Sunday, 14 November 2010

After the Funeral (1953)

Plot: Nun of it's what it seems.

Look out! There's mis-direction thundering through this book. The identity of the killer is boldly given away very early by a stray comment about the pleasing nature of a bath bun. But even so, this is just an audacious hint that what seems to be a country-house murder is Anything But.

Yet more proof that Christie changes with the times is that she's prepared to write a book with such a novel twist on The Butler Did It. You think (for quite a while) that this is all about the murder of a man with a legacy and his frankly awful family – but this is, instead, not about these people at all. To say the family are entirely red herrings is slightly unfair, but they are mostly ghastly window dressing for a very subtle crime.

When the unveiling happens, Christie's prose is at its best with the killer's description of their goals in life:
“One can occasionally get quite nice china – export rejects – not that awful white utility stuff.... Oak tables and little basket charis with striped red and white cushions.”

This is followed by the gasp “I've never imagined a lady-like murderer”. It's the “-like” that's deadly. The killer even shouts “Of course, one never looks much at...”. This isn't quite a middle-class mystery, but Christie shows that she's quite prepared to get inside the heads of people you assume she wouldn't have much time for.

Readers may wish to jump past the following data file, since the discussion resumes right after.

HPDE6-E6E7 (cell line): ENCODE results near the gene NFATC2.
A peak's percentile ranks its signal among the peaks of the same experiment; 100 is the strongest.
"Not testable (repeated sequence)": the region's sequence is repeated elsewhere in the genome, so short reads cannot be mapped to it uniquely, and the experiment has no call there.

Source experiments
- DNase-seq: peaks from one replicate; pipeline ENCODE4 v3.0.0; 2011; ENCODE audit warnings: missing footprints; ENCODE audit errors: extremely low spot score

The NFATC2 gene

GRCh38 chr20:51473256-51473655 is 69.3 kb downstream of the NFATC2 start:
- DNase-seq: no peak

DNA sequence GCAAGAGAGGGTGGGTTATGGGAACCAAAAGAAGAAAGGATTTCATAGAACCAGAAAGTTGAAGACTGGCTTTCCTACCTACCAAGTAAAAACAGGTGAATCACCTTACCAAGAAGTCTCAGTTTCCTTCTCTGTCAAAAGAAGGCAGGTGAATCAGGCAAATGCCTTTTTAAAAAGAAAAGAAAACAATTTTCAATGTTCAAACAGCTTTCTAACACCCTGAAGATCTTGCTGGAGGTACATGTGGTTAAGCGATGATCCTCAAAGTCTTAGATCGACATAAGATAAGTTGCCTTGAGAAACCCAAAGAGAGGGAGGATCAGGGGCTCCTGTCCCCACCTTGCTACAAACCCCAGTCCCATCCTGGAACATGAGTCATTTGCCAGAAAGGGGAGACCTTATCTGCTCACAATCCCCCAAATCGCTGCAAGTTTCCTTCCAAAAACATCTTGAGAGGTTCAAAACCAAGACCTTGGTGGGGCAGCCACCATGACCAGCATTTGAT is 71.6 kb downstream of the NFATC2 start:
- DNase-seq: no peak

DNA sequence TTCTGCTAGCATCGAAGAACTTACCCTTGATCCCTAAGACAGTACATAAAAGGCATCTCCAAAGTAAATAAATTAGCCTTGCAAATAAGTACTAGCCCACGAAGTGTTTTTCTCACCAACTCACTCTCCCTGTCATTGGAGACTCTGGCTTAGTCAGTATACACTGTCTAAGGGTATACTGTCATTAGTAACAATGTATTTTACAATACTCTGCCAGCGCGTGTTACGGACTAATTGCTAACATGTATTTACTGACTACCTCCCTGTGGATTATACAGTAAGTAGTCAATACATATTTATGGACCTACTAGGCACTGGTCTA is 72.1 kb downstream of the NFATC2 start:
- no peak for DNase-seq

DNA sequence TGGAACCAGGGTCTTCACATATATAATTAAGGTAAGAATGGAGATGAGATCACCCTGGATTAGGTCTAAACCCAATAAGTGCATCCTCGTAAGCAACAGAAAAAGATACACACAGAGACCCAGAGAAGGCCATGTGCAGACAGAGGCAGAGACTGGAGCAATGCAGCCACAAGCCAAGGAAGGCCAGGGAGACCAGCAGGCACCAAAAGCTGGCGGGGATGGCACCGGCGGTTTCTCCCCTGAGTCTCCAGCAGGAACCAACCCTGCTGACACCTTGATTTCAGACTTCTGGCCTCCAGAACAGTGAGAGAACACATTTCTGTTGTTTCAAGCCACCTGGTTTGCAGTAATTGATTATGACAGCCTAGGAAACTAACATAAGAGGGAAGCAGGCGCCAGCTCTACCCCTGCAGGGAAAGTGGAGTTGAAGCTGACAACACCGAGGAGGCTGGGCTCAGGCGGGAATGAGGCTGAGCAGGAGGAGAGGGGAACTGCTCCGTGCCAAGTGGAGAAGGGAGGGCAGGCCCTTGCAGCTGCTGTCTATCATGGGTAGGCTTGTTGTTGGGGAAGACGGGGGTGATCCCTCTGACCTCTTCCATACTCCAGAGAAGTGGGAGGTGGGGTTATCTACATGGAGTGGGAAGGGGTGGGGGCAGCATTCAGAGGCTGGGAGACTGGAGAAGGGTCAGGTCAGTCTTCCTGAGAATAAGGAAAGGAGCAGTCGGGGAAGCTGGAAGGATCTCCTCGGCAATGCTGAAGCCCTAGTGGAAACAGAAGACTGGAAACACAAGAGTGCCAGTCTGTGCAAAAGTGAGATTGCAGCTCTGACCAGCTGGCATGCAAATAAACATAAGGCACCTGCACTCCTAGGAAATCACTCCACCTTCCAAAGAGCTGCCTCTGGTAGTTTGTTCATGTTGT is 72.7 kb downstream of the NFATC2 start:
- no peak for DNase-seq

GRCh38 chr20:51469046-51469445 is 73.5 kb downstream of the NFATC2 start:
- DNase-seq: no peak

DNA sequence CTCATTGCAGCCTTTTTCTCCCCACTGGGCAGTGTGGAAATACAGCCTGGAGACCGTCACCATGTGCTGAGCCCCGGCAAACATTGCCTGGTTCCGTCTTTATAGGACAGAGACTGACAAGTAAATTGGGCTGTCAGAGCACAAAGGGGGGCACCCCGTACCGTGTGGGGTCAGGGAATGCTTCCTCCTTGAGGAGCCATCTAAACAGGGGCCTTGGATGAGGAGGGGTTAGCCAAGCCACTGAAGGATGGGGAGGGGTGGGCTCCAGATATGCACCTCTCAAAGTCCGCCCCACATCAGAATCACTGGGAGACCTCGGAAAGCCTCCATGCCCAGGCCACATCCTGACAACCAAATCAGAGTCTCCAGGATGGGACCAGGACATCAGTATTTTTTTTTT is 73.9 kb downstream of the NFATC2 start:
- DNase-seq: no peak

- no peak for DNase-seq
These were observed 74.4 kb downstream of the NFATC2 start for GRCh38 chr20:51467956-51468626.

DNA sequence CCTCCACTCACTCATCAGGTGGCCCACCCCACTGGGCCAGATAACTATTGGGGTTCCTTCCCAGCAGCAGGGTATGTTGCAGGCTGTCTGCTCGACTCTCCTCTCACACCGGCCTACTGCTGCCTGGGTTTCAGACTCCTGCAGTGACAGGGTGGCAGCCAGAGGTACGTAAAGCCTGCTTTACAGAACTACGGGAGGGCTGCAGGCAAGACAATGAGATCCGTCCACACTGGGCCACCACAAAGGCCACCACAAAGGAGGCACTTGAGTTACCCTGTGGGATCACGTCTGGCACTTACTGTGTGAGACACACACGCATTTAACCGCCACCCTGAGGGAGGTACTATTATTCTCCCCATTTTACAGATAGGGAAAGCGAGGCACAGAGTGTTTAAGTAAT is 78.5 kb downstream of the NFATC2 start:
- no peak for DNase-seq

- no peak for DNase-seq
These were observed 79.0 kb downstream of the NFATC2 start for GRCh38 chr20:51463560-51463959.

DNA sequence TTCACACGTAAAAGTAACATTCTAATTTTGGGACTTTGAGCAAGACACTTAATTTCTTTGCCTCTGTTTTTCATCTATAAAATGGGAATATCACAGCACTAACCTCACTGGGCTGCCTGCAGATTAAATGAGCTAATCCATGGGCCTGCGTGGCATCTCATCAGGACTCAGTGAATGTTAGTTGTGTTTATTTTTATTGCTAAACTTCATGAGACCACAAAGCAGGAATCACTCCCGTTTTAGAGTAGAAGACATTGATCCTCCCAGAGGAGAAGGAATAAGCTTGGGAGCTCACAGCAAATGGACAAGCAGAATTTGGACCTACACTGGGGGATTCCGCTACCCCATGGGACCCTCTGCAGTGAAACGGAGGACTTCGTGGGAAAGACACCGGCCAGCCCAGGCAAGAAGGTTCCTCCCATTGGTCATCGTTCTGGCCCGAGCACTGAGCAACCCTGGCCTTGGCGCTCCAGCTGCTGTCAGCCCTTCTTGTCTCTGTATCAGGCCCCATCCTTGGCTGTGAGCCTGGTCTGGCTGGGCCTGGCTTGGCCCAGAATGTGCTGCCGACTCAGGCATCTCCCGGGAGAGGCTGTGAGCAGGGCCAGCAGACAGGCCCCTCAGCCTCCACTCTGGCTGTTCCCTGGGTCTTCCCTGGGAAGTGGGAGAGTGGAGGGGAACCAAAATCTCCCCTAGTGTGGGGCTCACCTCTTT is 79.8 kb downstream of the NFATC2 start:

In some ways the killer is a redrawing of Dora Bunner from A Murder Is Announced – someone with reduced circumstances but no poverty of ambition. And, frankly, one of the messages about this book is that good money is wasted on bad people.

Christie has visited this idea in books like A Pocketful Of Rye and Taken At The Flood – the idea of a cursed house full of vile people gradually reaching a kind of grace, but in this book almost the entire cast are rotten – beyond one smart daughter with a good head for business (but no head for men).

If Christie's having fun with her formula, she's also having fun with Poirot, who enters the mystery with an elaborate disguise, only to unveil himself equally elaborately - “Hercule Poirot at your service.”. The reaction is priceless:
“His name seemed to mean nothing at all to them.”

This is a book in which the perpetually retired Poirot has finally passed from fame. It's telling that he's more plausible disguised as a eurocrat than as a detective. We also get a return of Mr Goby, the investigator who only makes eye contact with inanimate objects and who uses nuns as enquiry agents... which leads us to the book's best red-herring, the Nuns! They flit sinisterly through the book, crow-like portents of doom, but in the end, do they have any relevance? Or are they simply more clutter to distract us all from a really audaciously disguised mystery?

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